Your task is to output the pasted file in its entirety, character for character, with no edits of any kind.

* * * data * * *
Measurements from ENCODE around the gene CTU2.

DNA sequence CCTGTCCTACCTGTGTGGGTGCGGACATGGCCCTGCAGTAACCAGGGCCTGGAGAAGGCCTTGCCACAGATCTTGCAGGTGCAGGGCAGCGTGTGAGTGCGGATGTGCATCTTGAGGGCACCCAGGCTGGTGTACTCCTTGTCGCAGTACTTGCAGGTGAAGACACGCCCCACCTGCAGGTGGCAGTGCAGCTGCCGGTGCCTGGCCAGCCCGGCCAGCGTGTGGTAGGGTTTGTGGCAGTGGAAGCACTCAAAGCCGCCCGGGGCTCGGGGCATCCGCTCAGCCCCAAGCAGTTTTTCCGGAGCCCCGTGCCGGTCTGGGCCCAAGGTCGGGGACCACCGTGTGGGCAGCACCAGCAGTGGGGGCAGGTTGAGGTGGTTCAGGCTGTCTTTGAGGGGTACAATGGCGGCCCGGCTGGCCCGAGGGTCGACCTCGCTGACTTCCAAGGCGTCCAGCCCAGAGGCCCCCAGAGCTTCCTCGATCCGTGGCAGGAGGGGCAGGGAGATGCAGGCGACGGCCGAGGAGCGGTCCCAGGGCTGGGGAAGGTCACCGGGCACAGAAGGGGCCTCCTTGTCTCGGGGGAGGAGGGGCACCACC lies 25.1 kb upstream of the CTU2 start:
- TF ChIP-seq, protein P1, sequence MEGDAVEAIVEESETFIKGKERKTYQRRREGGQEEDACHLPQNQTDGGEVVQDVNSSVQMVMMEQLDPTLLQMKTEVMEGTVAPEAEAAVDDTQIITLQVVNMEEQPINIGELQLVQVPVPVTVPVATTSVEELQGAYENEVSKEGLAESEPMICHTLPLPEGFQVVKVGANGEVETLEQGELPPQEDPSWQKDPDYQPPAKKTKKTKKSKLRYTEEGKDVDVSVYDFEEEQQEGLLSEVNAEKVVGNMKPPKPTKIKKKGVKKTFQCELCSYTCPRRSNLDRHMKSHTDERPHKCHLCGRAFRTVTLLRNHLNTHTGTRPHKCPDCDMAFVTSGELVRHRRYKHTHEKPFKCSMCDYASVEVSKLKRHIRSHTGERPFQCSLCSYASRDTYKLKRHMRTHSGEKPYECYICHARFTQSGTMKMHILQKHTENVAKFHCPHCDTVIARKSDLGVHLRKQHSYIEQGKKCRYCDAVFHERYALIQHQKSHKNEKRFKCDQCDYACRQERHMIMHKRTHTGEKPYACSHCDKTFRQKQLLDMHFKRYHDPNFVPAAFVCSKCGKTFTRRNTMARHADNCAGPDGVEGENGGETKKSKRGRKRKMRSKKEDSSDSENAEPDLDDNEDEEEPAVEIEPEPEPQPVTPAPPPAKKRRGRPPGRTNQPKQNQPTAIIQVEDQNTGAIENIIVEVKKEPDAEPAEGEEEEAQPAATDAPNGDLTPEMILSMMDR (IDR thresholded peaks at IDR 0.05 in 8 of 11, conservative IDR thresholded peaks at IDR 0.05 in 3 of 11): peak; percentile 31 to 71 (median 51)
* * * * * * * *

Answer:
Measurements from ENCODE around the gene CTU2.

DNA sequence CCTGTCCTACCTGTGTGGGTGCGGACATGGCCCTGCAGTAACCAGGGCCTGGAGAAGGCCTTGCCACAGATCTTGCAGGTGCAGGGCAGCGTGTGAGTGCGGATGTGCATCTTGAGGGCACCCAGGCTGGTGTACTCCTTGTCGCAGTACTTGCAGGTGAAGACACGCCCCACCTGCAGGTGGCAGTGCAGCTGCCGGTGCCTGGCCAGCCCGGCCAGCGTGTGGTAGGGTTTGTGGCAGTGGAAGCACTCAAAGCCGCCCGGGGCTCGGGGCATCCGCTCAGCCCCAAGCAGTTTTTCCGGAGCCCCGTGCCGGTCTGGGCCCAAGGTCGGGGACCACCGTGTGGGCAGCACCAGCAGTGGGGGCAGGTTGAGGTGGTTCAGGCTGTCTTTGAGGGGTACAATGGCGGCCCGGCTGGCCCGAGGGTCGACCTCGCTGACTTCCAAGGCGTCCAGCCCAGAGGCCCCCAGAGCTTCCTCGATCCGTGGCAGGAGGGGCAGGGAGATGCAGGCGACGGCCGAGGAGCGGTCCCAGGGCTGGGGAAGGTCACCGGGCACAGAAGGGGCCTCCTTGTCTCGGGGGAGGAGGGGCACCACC lies 25.1 kb upstream of the CTU2 start:
- TF ChIP-seq, protein P1, sequence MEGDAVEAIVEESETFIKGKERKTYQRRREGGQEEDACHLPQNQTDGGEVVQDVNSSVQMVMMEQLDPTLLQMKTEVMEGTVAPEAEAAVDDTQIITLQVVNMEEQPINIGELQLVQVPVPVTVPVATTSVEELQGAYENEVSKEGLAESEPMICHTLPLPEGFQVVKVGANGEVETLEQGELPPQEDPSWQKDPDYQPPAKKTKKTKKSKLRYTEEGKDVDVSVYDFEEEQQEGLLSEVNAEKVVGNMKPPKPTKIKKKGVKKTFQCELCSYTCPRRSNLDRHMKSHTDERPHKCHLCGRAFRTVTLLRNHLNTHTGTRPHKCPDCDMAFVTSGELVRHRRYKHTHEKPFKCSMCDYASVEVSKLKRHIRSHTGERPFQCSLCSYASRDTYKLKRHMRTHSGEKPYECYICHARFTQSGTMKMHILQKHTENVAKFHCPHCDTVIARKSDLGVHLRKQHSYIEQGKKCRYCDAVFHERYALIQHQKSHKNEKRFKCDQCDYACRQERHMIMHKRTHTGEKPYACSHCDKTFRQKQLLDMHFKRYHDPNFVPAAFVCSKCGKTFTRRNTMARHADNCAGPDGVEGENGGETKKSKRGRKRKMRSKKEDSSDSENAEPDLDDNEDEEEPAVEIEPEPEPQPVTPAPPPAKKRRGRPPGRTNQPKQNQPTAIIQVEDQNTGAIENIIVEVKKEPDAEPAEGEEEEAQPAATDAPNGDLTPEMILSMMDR (IDR thresholded peaks at IDR 0.05 in 8 of 11, conservative IDR thresholded peaks at IDR 0.05 in 3 of 11): peak; percentile 31 to 71 (median 51)